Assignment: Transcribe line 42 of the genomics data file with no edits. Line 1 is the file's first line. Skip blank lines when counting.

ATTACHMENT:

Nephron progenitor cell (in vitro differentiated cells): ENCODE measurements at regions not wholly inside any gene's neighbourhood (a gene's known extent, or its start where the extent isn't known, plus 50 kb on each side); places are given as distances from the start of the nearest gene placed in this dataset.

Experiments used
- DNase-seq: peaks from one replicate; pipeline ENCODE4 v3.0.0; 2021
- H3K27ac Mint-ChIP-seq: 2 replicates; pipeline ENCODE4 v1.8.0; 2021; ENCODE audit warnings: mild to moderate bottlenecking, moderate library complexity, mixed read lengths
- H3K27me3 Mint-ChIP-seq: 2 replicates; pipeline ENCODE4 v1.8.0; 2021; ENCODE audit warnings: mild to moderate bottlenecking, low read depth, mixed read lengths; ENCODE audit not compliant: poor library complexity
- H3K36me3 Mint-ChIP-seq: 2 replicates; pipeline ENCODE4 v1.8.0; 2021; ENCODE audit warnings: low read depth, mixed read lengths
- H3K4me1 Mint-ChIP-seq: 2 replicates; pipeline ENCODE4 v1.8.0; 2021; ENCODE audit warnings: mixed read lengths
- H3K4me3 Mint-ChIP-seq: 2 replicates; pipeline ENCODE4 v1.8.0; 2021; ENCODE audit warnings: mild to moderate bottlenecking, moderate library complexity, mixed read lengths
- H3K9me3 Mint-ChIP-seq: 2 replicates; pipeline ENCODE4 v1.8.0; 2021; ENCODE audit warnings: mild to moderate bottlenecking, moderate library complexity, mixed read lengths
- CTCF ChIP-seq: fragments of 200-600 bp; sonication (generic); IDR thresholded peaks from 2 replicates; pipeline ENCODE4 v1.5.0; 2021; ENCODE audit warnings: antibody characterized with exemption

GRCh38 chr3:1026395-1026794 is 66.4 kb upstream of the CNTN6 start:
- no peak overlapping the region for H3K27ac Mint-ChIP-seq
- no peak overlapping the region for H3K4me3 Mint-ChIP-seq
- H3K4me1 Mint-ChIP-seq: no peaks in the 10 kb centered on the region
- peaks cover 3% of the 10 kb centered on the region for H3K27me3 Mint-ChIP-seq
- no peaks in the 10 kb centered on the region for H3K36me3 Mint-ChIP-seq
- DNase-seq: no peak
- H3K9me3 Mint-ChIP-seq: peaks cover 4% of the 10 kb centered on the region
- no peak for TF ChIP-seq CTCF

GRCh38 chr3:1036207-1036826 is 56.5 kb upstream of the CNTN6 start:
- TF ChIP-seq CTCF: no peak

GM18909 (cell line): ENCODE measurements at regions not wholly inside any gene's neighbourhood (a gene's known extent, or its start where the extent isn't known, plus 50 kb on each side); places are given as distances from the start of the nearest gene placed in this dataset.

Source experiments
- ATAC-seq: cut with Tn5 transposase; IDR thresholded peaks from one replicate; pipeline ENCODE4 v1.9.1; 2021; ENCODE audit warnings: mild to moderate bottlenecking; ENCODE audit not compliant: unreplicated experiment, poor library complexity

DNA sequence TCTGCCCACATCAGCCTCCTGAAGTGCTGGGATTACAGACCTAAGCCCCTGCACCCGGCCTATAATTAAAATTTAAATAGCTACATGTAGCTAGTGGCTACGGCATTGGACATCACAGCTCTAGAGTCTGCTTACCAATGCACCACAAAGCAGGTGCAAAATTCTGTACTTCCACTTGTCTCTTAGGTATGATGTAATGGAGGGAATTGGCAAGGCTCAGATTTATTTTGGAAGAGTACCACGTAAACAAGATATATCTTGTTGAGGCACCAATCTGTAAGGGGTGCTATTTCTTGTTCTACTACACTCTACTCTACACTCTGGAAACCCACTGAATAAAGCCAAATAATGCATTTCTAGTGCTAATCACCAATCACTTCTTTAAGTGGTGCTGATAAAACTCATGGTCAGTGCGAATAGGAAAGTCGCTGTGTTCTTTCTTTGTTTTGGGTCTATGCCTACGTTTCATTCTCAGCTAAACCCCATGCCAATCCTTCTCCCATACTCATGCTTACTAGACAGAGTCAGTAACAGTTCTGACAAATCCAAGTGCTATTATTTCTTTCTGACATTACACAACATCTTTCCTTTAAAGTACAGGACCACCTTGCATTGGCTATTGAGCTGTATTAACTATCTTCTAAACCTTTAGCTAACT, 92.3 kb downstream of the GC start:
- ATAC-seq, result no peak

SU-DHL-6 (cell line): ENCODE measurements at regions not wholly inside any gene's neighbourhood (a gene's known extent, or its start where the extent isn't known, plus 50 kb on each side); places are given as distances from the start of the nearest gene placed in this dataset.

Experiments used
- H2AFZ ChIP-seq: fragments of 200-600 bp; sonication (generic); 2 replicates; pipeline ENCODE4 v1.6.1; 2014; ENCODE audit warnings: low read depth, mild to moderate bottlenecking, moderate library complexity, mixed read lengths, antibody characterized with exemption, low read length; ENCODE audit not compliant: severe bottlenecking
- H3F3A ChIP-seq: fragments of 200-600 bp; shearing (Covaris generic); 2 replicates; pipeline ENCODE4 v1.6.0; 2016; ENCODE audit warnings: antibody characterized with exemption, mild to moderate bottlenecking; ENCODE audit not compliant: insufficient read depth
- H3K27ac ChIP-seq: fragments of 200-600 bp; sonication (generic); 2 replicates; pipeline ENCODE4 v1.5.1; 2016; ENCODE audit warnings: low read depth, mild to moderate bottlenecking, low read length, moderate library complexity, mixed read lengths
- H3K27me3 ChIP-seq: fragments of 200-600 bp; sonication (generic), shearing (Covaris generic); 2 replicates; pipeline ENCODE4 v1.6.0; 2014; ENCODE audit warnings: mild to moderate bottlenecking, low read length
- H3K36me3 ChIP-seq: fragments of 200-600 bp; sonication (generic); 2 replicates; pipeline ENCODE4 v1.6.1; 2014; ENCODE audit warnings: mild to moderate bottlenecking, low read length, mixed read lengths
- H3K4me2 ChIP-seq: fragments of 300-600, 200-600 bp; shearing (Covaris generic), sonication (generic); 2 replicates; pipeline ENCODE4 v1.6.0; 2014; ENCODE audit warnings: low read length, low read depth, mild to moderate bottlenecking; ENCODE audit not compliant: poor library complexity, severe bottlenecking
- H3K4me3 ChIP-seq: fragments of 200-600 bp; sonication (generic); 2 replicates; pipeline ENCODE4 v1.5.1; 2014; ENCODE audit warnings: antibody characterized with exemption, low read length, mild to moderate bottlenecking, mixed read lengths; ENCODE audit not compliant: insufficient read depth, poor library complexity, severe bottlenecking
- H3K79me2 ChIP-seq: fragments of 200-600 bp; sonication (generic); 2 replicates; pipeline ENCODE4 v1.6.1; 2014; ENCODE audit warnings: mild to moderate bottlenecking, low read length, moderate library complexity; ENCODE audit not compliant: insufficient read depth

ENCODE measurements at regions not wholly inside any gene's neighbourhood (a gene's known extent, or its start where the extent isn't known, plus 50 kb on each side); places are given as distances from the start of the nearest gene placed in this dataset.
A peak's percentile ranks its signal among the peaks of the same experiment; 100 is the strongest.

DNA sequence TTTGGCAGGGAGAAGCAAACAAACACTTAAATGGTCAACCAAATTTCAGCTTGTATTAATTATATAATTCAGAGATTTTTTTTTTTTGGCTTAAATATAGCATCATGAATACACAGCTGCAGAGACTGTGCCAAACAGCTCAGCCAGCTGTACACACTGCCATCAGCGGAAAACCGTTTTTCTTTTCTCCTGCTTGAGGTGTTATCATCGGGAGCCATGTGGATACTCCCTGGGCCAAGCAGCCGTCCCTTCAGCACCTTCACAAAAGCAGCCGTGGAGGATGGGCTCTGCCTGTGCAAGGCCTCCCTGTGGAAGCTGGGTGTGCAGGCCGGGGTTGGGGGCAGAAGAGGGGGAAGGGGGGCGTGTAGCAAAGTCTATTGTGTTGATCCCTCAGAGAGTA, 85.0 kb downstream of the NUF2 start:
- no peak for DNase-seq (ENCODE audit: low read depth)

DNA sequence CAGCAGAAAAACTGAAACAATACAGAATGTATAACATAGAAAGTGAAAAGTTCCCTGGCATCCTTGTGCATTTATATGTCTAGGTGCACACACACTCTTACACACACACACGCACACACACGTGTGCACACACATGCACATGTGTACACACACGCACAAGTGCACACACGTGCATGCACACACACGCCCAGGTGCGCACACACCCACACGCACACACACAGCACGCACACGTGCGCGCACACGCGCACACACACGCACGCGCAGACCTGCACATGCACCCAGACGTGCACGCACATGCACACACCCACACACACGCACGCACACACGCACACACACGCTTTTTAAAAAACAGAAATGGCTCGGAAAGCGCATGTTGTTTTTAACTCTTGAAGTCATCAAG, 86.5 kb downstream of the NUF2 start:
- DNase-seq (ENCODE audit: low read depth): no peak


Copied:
- DNase-seq (ENCODE audit: low read depth): no peak